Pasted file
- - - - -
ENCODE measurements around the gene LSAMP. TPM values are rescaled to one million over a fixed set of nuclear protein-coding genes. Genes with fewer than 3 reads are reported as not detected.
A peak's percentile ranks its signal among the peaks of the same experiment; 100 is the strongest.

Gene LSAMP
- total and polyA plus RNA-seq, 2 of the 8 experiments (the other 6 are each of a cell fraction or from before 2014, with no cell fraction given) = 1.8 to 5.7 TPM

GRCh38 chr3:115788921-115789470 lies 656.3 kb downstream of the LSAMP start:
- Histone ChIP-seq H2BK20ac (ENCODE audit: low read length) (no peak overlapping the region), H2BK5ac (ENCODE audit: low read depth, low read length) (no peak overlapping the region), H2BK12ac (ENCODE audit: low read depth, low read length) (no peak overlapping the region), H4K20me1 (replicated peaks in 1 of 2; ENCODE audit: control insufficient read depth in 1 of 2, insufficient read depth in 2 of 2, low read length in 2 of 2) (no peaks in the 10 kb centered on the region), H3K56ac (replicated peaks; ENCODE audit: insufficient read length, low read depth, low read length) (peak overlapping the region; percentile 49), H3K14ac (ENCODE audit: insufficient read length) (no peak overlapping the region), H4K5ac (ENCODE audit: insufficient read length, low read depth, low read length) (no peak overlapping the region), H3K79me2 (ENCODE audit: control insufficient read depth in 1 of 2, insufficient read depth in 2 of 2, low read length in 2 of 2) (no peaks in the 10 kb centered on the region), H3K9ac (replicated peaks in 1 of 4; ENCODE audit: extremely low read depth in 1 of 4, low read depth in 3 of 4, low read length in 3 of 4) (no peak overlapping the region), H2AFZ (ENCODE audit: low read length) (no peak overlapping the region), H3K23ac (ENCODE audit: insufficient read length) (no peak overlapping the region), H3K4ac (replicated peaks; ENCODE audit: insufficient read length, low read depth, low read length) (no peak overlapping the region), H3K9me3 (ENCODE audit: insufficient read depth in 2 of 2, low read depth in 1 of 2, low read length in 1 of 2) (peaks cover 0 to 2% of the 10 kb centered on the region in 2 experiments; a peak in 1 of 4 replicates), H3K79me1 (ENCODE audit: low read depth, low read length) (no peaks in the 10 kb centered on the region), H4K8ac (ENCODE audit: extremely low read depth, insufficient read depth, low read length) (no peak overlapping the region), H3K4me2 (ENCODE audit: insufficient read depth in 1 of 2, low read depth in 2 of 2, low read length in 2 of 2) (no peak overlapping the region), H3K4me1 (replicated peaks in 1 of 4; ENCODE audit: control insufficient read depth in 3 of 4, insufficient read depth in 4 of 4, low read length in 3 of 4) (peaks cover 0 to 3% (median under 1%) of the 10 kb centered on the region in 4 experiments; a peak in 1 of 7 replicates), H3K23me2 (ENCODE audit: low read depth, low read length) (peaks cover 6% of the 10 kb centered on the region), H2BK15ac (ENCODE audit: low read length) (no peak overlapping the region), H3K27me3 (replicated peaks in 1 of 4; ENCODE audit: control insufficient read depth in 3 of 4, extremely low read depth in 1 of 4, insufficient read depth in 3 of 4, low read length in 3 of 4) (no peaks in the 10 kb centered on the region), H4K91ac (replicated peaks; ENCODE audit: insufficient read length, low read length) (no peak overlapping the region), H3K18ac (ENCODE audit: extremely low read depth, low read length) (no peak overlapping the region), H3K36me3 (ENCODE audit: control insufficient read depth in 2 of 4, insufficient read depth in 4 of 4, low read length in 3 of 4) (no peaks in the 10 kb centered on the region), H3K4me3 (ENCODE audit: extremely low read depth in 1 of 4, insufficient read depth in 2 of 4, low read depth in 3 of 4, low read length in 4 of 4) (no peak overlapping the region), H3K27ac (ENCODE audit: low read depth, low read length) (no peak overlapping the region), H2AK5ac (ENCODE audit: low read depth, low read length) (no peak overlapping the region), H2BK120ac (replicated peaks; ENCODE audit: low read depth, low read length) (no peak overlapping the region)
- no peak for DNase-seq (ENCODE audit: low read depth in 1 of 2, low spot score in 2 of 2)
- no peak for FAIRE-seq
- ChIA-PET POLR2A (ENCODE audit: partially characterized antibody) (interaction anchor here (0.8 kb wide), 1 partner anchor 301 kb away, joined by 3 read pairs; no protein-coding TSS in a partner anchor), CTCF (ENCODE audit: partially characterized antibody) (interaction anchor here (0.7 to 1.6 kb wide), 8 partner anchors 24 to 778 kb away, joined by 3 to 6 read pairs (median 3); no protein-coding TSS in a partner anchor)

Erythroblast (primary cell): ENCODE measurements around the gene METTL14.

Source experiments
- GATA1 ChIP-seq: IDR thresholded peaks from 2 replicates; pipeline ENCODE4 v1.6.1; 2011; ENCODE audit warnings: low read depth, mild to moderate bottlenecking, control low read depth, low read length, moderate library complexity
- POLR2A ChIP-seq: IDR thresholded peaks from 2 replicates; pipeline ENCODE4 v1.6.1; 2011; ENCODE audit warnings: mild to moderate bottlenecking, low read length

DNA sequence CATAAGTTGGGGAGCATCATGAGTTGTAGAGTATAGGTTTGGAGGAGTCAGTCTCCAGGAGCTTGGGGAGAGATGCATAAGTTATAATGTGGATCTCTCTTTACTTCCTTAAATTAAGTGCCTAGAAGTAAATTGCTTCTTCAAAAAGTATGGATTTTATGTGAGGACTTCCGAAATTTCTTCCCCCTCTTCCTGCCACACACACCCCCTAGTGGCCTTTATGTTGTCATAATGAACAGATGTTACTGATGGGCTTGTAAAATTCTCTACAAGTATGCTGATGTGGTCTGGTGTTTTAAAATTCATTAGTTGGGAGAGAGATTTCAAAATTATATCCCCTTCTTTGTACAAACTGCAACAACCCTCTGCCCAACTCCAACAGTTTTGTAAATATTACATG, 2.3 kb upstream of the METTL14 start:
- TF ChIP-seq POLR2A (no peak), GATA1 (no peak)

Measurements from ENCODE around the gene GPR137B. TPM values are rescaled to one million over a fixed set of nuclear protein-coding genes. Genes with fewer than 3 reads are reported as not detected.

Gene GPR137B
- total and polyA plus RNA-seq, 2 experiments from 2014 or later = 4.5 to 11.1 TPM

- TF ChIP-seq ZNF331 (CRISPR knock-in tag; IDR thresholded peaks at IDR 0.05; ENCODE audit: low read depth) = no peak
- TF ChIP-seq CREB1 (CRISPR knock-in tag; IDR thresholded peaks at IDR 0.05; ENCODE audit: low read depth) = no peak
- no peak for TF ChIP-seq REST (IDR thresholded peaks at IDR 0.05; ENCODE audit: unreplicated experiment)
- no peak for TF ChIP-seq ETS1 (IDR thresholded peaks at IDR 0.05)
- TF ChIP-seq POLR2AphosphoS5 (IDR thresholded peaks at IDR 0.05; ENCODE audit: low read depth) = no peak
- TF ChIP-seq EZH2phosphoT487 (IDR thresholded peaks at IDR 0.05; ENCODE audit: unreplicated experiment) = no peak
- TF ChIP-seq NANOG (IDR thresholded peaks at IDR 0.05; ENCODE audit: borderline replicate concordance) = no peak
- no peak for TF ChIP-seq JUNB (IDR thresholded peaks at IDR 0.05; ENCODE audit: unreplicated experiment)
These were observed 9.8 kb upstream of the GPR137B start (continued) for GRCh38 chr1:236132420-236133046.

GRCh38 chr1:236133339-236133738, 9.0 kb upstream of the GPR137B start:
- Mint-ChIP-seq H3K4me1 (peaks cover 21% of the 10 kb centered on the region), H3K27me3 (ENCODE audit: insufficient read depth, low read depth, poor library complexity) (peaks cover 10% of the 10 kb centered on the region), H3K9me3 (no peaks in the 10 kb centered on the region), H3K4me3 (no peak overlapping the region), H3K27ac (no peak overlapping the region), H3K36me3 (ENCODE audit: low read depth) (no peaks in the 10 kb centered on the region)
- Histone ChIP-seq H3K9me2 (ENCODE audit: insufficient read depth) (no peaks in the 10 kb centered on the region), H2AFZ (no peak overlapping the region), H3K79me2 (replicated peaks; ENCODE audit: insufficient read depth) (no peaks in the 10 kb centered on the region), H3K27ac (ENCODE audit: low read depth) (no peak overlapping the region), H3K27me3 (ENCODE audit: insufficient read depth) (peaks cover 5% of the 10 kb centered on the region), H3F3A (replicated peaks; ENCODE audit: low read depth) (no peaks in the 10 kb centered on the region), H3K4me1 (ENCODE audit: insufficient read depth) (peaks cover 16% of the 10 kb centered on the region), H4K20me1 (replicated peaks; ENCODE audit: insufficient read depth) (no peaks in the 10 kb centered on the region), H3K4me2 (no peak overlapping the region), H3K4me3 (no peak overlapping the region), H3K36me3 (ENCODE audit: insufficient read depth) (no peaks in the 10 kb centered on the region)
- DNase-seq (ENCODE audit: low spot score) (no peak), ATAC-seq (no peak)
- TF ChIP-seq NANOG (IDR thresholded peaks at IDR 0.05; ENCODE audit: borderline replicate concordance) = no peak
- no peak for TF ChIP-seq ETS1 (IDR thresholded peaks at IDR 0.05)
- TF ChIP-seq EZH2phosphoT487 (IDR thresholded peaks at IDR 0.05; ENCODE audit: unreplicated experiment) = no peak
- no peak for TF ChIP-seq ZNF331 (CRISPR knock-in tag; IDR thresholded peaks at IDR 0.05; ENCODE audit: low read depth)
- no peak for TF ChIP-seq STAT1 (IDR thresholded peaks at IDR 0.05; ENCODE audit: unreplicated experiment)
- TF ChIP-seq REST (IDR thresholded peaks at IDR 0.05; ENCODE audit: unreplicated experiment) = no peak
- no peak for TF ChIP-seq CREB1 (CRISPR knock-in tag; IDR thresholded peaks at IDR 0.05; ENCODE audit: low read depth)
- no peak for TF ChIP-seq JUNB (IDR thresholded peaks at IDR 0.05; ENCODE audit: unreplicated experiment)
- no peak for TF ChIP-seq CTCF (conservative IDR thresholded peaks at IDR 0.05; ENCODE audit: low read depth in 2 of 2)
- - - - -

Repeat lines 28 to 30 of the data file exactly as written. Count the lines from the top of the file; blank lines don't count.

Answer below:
GRCh38 chr1:236133339-236133738, 9.0 kb upstream of the GPR137B start:
- Mint-ChIP-seq H3K4me1 (peaks cover 21% of the 10 kb centered on the region), H3K27me3 (ENCODE audit: insufficient read depth, low read depth, poor library complexity) (peaks cover 10% of the 10 kb centered on the region), H3K9me3 (no peaks in the 10 kb centered on the region), H3K4me3 (no peak overlapping the region), H3K27ac (no peak overlapping the region), H3K36me3 (ENCODE audit: low read depth) (no peaks in the 10 kb centered on the region)
- Histone ChIP-seq H3K9me2 (ENCODE audit: insufficient read depth) (no peaks in the 10 kb centered on the region), H2AFZ (no peak overlapping the region), H3K79me2 (replicated peaks; ENCODE audit: insufficient read depth) (no peaks in the 10 kb centered on the region), H3K27ac (ENCODE audit: low read depth) (no peak overlapping the region), H3K27me3 (ENCODE audit: insufficient read depth) (peaks cover 5% of the 10 kb centered on the region), H3F3A (replicated peaks; ENCODE audit: low read depth) (no peaks in the 10 kb centered on the region), H3K4me1 (ENCODE audit: insufficient read depth) (peaks cover 16% of the 10 kb centered on the region), H4K20me1 (replicated peaks; ENCODE audit: insufficient read depth) (no peaks in the 10 kb centered on the region), H3K4me2 (no peak overlapping the region), H3K4me3 (no peak overlapping the region), H3K36me3 (ENCODE audit: insufficient read depth) (no peaks in the 10 kb centered on the region)